The Wrangler

Teachers on Twitter #what


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High school is a delicate time in the life of a teenager. Almost old enough to be completely independent, we still have to cater to our parent’s wishes and  include them into our lives, whether we want to or not. We hold sacred the things that we, and we alone as teenagers, share. Being the generation brought up on technology, we tend to pick up on internet trends faster than our pen-and-paper parents.  With this inherent skill to simply “understand” the ways of technology, we are able to cherish these enigmas that only we understand for the while that they are ours’ alone. However, it seems as soon as we have settled into having a place to call our own, the adults finally realize what’s going on, and join in on our fun.

This year several districts and schools nationwide have jumped on the Twitter bandwagon, disrupting the almost solely young-adult (with the exception of celebrities and businesses) world that we cling to. Thinking back, this has happened before. While Facebook used to be the escape for teens from their adult counterparts, it has now become a hub for old relatives who constantly update their statuses, describing in depth what they had for dinner. We teens quickly abandoned ship. This may too be the fate for Twitter, as now that our teachers and coaches have joined, it’s no longer our own. Are the schools trying to infiltrate our complex world, or are they simply trying to find ways to better communicate with us in a way we understand?

The first thing that comes to mind when students think about teachers on Twitter is that it’s all in all sort of creepy. Not so much that they’re tweeting us, but the fact that our own tweets can be seen by them. Most students would hope that the teachers aren’t quite as invested in our lives as we are, and are far too busy to investigate what their students are saying. However, some believe that the curiosity of what we put out for the world to see could be overwhelming.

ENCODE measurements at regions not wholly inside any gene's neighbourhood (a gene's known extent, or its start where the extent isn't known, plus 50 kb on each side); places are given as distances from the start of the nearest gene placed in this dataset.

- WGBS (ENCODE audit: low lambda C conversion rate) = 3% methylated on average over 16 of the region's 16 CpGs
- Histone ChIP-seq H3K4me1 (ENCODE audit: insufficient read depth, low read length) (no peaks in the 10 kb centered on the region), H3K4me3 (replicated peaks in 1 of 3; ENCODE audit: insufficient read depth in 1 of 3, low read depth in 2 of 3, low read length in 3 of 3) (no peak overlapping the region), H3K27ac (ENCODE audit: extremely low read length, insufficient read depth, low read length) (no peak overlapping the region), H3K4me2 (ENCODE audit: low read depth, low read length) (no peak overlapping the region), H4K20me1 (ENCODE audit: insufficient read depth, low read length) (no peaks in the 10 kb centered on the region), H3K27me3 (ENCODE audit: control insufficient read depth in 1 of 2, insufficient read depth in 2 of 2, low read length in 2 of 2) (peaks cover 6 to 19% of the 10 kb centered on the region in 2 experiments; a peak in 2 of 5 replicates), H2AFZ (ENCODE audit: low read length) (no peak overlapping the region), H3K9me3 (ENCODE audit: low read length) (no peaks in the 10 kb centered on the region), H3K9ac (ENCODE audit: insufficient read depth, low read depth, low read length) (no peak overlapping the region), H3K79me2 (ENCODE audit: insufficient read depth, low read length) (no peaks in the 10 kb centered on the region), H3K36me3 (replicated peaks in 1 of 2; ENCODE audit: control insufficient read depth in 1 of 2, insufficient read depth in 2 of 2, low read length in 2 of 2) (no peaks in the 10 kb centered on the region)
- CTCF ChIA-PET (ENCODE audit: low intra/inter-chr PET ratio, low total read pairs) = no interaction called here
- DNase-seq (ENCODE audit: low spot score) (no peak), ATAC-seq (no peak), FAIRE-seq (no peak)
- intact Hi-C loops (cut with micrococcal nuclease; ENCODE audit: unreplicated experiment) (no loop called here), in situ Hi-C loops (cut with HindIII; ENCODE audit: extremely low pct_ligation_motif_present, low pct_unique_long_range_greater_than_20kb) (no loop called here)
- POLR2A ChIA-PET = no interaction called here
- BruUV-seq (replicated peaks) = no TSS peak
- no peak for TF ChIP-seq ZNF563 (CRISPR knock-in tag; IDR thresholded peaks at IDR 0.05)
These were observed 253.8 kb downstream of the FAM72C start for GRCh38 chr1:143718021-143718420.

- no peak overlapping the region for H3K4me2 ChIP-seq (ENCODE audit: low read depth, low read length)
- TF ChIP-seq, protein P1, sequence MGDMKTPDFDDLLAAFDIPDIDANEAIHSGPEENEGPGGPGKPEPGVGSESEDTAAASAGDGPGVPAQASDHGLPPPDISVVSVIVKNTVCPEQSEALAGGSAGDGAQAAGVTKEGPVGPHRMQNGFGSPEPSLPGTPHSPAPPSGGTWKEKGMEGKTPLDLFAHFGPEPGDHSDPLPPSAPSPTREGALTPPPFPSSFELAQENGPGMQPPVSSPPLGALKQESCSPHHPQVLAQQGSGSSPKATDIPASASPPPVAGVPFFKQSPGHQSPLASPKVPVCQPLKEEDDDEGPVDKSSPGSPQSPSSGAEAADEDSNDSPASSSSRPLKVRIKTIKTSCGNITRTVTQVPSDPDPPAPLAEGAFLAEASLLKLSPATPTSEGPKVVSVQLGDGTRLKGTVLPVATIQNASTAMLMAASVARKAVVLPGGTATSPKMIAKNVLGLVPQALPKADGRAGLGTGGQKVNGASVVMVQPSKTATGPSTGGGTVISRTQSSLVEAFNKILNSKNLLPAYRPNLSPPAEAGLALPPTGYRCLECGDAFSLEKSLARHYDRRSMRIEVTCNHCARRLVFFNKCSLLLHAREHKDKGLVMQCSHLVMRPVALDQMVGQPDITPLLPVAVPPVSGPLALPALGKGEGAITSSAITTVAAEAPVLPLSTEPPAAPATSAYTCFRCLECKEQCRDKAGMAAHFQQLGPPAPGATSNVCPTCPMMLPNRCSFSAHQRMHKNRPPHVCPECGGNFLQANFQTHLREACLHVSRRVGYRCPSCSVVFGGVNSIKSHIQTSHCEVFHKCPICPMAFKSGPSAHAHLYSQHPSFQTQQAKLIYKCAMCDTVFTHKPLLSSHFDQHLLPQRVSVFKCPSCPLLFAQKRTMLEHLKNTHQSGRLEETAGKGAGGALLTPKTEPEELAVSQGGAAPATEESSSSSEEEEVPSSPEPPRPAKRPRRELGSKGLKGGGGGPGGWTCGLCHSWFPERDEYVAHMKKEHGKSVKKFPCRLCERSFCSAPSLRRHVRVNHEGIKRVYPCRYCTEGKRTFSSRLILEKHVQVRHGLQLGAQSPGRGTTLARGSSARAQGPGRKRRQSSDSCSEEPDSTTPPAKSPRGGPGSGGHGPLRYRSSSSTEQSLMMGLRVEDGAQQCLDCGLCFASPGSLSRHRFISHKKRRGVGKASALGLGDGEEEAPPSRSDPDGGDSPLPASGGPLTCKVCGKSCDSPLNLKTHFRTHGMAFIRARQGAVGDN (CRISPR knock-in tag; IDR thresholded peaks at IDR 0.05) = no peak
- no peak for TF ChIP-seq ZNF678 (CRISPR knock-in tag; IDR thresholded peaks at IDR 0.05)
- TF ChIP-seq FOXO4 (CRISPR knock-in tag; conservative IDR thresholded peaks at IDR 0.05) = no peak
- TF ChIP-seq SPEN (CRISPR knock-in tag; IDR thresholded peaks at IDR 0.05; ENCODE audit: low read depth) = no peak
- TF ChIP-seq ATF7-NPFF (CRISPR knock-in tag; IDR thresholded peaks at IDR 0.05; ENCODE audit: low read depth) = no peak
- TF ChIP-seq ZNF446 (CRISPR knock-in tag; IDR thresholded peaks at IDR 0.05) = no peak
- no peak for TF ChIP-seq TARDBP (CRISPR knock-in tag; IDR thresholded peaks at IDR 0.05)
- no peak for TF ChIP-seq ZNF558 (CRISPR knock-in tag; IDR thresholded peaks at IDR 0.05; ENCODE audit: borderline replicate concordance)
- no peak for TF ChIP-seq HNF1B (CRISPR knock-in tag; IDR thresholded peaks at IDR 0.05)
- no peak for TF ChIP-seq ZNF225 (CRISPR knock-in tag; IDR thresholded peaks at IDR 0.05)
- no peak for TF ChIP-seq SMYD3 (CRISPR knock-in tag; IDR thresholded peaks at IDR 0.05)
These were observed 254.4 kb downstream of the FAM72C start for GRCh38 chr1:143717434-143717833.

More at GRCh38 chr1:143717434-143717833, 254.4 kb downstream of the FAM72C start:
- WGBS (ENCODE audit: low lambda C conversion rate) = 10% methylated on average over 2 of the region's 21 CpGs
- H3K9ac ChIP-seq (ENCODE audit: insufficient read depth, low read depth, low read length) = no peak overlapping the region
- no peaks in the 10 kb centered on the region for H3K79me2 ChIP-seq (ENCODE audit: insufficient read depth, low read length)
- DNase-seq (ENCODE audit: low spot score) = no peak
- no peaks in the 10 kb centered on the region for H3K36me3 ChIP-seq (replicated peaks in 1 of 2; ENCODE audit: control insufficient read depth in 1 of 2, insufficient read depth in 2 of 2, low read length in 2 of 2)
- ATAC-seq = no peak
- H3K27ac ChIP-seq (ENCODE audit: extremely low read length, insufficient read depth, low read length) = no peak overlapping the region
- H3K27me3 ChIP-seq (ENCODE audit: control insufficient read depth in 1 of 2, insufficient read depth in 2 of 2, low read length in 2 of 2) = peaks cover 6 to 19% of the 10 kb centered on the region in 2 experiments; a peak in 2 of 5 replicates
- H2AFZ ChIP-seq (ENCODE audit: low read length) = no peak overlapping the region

When asked if she thought teachers were looking at student’s tweets, sophomore Hiba Khan said, “Probably, like, who wouldn’t? If you see someone interesting and you want to know more about them just go to their Twitter [….] Then they judge you a little bit.”

Administrators say that’s not the case. The assumptions that teachers and staff are interested in our lives and what we say on social networking sites may be based off of our own perception of what is and isn’t interesting. School officials say that their role in social media is simply to send information out, not to collect any in the process.

“I send out the @grhsnewsflash, news from the school, but I don’t follow anyone, and I don’t respond. It’s not something I delve into. Our perspective is to get information out about George Ranch High School, not to monitor the students,” said Principal, Mrs. Haack.

When students tweet, their intended audience is other students. Because of this, our tweets are often crude and informal, many times sprinkled with vulgar language. A common topic for students to tweet about is, of course, how much we hate school. Though there are times when positive thoughts are tweeted in regards school pride, the majority of school-related tweets are on the whole, negative. “It’s too cold in this school.” “My teacher is a suck-y teacher.” “Our cafeteria food is average.” “Why do I keep returning to this hell hole?” These are all fairly common sentiments that just about every student feels at one point or another. However, with the Media Agreement and the rule about reflecting one’s school in the appropriate light, things could end badly for those who keep tweeting these types of things. One wonders how much is too much, and what is considered infringing upon these contracts?